DOMESTIC TRAVEL has replaced less than 20 percent of the revenue received from international visitors, with most export tourism businesses reliant on the JobKeeper supplement to get them this far, according to the Australian Tourism Export Council’s (ATEC) industry Pulse Check taken in January.
With borders closed and export tourism businesses unable to access their international markets, 60 percent are running at less than 50 percent of their staff and service capacity, with most only surviving with the support of the JobKeeper supplement.
“Australian tourism businesses have hung on with the support of JobKeeper but face annihilation once the program ends next month if the government fails to provide further support,” ATEC managing director Peter Shelley said. The JobKeeper program is scheduled to wrap up at the end of March.
“Australia’s tourism industry has spent the past 12 months battling enormous setbacks, from bushfires to floods and the COVID crisis which has closed international borders and left tourism businesses with no customers,” Mr Shelley said.
ATEC is now calling on the Federal Government to provide further financial support to the tourism industry and specifically the export tourism businesses which are unable to operate at anywhere near their previous levels.
“Tourism businesses were optimistic that by now international borders would be open and they would be seeing visitors return, but all indications are that these businesses face yet another tough year," he said.
“State and Territory governments need to provide certainty in the way they respond to COVID outbreaks and a clear path to reopening international travel that appropriately manages the health risk and effective roll out of vaccines in order to give our industry certainty into the future.”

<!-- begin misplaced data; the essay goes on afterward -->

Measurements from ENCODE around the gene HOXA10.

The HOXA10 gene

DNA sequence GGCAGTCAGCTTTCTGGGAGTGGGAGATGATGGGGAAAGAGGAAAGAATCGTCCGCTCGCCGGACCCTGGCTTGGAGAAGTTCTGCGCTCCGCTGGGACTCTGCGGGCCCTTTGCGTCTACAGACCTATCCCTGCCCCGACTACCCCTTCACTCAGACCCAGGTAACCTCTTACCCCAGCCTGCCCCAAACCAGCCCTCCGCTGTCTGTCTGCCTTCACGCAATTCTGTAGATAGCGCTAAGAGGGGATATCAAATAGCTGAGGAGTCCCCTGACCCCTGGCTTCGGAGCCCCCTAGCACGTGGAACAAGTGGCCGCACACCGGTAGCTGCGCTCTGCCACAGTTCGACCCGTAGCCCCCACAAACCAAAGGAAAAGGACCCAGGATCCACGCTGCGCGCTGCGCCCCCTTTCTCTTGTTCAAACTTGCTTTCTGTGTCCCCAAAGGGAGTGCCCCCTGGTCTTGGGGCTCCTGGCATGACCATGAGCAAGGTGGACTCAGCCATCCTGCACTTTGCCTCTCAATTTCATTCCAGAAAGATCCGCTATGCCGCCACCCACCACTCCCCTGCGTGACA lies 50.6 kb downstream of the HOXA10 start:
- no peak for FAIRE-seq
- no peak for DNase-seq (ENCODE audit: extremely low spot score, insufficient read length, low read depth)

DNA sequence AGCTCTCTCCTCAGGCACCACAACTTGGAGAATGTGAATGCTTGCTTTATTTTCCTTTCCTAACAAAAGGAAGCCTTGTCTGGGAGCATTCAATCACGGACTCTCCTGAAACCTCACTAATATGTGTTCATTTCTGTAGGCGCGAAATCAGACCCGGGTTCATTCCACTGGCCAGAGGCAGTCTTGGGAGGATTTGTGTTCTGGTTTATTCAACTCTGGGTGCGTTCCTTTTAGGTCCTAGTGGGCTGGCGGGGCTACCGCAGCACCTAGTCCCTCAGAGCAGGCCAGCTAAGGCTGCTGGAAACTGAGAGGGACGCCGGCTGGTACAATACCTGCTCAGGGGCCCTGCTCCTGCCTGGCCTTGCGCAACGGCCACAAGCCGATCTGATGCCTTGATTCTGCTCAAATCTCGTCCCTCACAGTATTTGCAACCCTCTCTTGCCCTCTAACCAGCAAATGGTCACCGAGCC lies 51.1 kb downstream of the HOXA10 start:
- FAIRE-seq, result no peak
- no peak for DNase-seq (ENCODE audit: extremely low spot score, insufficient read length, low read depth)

The export tourism industry Pulse Check looked at how Australia’s export tourism businesses have fared over the past 12 months.
The report found that around 60 percent of tourism businesses were running at less than 50 percent of staff and service capacity.
About 75 percent of tourism businesses have been able to supplement some of their revenue with domestic visitors, and this spend represents less than 20 percent of income lost from overseas visitors.
ATEC research shows about 55 percent of tourism businesses will not survive until September without some kind of government support, while international borders remain closed.
About 95 percent of inbound tour operators (ITOs), who are key tourism export intermediaries, have revenue of less than 10 percent compared with 2019.
Furthermore, 50 percent of ITOs are unable to attract domestic business and for those who have this represents less than 10 percent of their international markets.
ATEC predicts about 80 percent of ITOs "will be gone by September" without some kind of government support, making it much harder for the inbound tourism industry to restart.
“Through no fault of their own, successful tourism businesses from across the country have been decimated by a series of setbacks that culminated with the international border closures," Mr Shelley said.
“These are the same businesses which were instrumental in delivering $45 billion in export revenue in 2019 and delivering thousands of jobs to regional communities throughout the country and they will be the ones which will provide future jobs and economic prosperity.
“Given the success of our export tourism industry over the past decade which saw international visitors contributing more than $350 billion in our economy, we must ensure these businesses survive," he said.
“Once the borders reopen, these businesses will quickly rebound and once again contribute significantly to our export earnings, support regional economies and build back Australian jobs.”